Motivation in Education

“Can we help students to want to learn?” This is a question that I have wrestled with for the better part of the last 6 years. After this weeks’ assignments, I think I have finally begun to understand some of the answers to this question.

I believe we can indeed help students to want to learn, but it will definitely not be by offering them extrinsic motivators, as Dan Pink would tell us. We can no longer “dangle the carrot” of a good grade as a motivator to do quality work. Sure, there will be students that will do it, but are they really doing the work because they love the topic, or are they merely working towards that grade?

I have struggled with this question for the last few years, especially in my position as an elementary and high school band director. For years, I have been trying to figure out how to get my students to practice their instruments. At the elementary level, I have tried every type of motivational tool that I could think of. I now realize that all of those tools were exclusively extrinsic motivators. I have tried sticker charts, “band bucks”, prizes, and even candy. At the middle and high school levels, I have tried things like playing tests. All of these techniques were an effort to get my students to practice more. It was not surprising to find that every one of those techniques failed miserably. Then I decided to make a major change in my elementary program. We changed our schedule around so that band students could now meet twice a week, instead of once. And, they get to meet as a whole band during one of those sessions, instead of only a small group. This has led to a much higher level of enthusiasm within the students, and many more of them are practicing than ever before. Why is this the case? It is because they are intrinsically motivated. They really enjoy coming to band because they get to play in a large group. They really enjoy the music, because it is appropriately challenging and fun to play. The students are enjoying their musical experience, and therefore are more motivated to learn their music and practice.

I would suggest that in other subject areas, we find a way to possibly de-emphasize the reward of the “good grade.” I do not claim to be an expert in other areas of education, but I believe that in order for our students to be intrinsically motivated, they need to believe in what they are working towards. And, perhaps they just need to enjoy it more. How can we get our students to enjoy what they are learning? Maybe it is as simple as trying to get them to enjoy being in our classes. As Csikszentmihalyi suggests in our reading, “Enjoyment appears at the boundary between boredom and anxiety, when the challenges are just balanced with the person’s capacity to act.” (p. 215) Our students need to be appropriately challenged in our classes. In my elementary band class, I am now able to give my students music that is just challenging enough for them to be interested. But yet, it is not so challenging that it is beyond their ability level. Another important factor in motivation can also be our ability as teachers to provide goals that are clear, and provide immediate feedback. These factors are essential to what Csikszentmihalyi calls achieving “flow.” (p. 217) Clear goals and immediate feedback allow us to focus on the task at hand and to block out unnecessary distractions.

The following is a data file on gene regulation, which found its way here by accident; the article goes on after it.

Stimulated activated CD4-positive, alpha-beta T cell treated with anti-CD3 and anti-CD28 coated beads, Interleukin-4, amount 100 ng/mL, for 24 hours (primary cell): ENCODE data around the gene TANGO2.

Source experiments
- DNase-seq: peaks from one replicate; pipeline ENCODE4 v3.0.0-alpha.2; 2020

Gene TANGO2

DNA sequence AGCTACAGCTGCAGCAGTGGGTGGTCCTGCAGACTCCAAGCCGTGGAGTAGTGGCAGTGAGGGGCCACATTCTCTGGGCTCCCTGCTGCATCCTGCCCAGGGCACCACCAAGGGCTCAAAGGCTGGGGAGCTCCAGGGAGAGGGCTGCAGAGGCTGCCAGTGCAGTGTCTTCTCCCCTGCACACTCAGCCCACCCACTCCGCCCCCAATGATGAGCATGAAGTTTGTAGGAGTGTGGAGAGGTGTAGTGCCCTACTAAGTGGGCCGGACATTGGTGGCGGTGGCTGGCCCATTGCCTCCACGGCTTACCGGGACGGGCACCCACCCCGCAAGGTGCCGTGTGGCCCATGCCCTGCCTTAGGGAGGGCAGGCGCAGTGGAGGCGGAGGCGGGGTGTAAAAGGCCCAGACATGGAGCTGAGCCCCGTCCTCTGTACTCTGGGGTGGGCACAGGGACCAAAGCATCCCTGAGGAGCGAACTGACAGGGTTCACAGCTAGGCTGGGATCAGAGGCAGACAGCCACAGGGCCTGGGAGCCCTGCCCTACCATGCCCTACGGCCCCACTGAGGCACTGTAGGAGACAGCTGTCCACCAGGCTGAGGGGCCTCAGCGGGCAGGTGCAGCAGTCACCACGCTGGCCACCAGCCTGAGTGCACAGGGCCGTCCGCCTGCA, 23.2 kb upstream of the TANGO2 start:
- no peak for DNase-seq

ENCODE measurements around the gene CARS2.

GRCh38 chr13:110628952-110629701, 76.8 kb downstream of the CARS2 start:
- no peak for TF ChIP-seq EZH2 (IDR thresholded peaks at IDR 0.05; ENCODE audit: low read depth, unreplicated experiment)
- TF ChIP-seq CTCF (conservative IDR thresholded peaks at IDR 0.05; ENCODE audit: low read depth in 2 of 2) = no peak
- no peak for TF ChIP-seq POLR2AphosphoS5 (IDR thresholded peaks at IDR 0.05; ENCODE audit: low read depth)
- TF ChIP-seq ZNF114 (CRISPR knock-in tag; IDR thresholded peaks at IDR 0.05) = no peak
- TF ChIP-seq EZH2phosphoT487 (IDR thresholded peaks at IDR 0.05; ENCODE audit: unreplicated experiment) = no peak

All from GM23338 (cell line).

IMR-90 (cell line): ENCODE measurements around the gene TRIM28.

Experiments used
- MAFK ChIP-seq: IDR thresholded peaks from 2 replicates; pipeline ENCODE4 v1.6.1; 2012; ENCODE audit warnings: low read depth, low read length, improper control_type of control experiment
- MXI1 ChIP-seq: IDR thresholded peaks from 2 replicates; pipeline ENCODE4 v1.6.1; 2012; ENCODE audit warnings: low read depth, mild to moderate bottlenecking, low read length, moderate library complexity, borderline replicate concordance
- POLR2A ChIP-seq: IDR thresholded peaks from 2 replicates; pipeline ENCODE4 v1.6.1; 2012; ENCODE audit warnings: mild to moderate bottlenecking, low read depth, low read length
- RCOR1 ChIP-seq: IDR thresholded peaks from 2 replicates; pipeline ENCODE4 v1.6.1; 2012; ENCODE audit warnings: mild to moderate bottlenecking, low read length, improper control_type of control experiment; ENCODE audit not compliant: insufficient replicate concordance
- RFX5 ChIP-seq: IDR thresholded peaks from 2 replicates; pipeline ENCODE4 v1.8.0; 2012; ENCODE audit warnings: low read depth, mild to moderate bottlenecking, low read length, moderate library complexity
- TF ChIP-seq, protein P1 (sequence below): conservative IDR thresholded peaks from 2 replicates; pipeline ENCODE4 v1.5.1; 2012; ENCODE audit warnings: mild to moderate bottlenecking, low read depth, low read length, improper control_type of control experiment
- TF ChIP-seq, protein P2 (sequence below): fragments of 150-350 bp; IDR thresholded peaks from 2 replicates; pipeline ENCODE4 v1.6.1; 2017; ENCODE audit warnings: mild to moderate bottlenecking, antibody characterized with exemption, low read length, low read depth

As far as having all students meet the same high standards, I still do not think it is possible for this to happen. I think the more appropriate question would be to ask if all students can reach their potential. I still do not believe that it is realistic to hold every single student to the same academic achievement score. If each person’s brain is indeed wired differently, then how is it even possible that every student will be able to reach the same academic score? I believe it will take a monumental shift in the way that education in our country is structured before we see any change in the world of high stakes testing.

Pink, D. H. (2006). A Whole New Mind: Why Right-Brainers will Rule the Future. Riverhead Books: New York.

TED (2009). Talks: Dan Pink on the surprising science of motivation. Retrieved February 16, 2010 from

Csikszentmihalyi, M. (2005). Flow: The Psychology of Optimal Experience. The Norton Psychological Reader.

TED (2004). Mihaly Csikszentmihalyi on flow. Retrieved February 16, 2010 from

Trying Out SmartMusic

I have recently begun using SmartMusic, mainly with my elementary band students. I am LOVING it, and my students are really enjoying it as well. In fact, on the 2nd day of using it with my small sixth grade group today, when I asked who wanted to go first, all hands immediately shot up in the air. I have never seen students so excited to play in class! The more I learn about the program, the more impressed I am with it. The integrated online gradebook, called “Impact” is really amazing. When students complete assignments, they are sent directly to your gradebook, and it calculates everything for you. You can even add other assignments that are not necessarily SmartMusic assignments.

Right now, I do not have any students currently enrolled in my classes, but most students have shown interest in getting the program at home. We are currently using the program on my personal laptop. I also am using the program weekly for graded assignments with the students. However, I am not factoring in these SmartMusic grades with their report card grades until next year. I still want to find out how much the software will impact their grade before I really “make it count.”